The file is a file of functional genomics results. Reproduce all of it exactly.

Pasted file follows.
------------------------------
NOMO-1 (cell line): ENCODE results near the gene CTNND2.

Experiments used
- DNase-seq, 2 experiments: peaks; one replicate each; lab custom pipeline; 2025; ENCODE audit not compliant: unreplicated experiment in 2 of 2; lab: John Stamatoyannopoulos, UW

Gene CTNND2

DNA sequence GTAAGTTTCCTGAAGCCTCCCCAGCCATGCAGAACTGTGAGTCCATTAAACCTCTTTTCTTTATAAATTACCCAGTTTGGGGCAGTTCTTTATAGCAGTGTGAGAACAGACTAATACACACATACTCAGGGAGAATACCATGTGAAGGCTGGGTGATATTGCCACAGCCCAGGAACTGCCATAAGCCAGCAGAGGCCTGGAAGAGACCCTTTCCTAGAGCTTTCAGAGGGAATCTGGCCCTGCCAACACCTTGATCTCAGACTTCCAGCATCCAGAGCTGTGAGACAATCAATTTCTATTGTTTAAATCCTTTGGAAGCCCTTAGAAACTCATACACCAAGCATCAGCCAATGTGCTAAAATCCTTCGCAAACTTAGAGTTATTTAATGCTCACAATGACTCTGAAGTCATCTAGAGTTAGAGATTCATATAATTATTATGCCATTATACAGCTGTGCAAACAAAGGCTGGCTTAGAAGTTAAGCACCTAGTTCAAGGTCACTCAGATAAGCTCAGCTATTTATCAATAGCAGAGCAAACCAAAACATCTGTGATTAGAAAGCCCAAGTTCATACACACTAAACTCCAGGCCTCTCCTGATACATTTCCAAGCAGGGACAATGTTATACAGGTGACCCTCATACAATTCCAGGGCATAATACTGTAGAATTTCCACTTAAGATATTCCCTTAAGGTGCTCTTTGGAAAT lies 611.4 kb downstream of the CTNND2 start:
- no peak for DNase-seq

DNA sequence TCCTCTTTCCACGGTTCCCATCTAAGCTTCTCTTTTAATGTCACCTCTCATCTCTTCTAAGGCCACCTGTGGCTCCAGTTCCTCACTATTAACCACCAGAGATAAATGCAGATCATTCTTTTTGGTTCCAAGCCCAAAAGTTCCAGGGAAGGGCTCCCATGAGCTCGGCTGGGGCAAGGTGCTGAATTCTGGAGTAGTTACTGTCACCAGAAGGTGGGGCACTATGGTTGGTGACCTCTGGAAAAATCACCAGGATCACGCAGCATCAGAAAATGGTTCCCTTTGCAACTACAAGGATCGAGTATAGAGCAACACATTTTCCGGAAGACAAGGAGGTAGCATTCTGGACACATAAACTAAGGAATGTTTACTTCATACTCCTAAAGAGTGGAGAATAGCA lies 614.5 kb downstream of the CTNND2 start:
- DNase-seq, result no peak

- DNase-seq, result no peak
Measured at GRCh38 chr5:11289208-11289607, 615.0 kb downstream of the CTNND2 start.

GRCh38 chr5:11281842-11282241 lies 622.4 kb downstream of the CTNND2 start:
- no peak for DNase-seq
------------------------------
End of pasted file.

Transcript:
NOMO-1 (cell line): ENCODE results near the gene CTNND2.

Experiments used
- DNase-seq, 2 experiments: peaks; one replicate each; lab custom pipeline; 2025; ENCODE audit not compliant: unreplicated experiment in 2 of 2; lab: John Stamatoyannopoulos, UW

Gene CTNND2

DNA sequence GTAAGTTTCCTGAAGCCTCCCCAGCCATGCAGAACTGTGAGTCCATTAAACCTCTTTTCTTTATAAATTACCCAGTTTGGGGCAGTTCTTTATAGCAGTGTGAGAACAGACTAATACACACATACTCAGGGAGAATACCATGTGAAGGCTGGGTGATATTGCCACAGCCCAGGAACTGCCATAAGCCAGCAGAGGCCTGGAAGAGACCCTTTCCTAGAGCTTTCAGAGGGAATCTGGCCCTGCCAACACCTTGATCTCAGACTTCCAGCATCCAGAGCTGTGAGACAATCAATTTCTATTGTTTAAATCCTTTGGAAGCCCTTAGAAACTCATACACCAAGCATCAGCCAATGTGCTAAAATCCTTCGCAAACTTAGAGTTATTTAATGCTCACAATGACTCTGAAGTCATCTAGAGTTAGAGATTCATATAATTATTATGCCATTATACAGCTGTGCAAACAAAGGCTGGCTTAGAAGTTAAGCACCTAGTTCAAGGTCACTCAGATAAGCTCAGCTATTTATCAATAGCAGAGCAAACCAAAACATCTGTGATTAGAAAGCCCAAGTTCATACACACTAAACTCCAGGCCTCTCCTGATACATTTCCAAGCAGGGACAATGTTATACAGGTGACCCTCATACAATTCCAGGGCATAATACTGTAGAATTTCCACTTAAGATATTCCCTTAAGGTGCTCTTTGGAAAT lies 611.4 kb downstream of the CTNND2 start:
- no peak for DNase-seq

DNA sequence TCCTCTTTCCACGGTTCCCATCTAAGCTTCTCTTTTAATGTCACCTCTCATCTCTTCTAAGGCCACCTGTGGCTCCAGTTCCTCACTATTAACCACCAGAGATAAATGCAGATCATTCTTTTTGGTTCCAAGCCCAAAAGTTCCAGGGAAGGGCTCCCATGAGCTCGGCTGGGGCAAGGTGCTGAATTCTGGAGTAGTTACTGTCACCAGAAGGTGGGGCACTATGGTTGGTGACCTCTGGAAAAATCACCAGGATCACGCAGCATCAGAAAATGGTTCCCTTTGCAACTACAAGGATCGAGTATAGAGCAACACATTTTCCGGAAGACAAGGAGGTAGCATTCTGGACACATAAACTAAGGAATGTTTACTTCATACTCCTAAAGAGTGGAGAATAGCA lies 614.5 kb downstream of the CTNND2 start:
- DNase-seq, result no peak

- DNase-seq, result no peak
Measured at GRCh38 chr5:11289208-11289607, 615.0 kb downstream of the CTNND2 start.

GRCh38 chr5:11281842-11282241 lies 622.4 kb downstream of the CTNND2 start:
- no peak for DNase-seq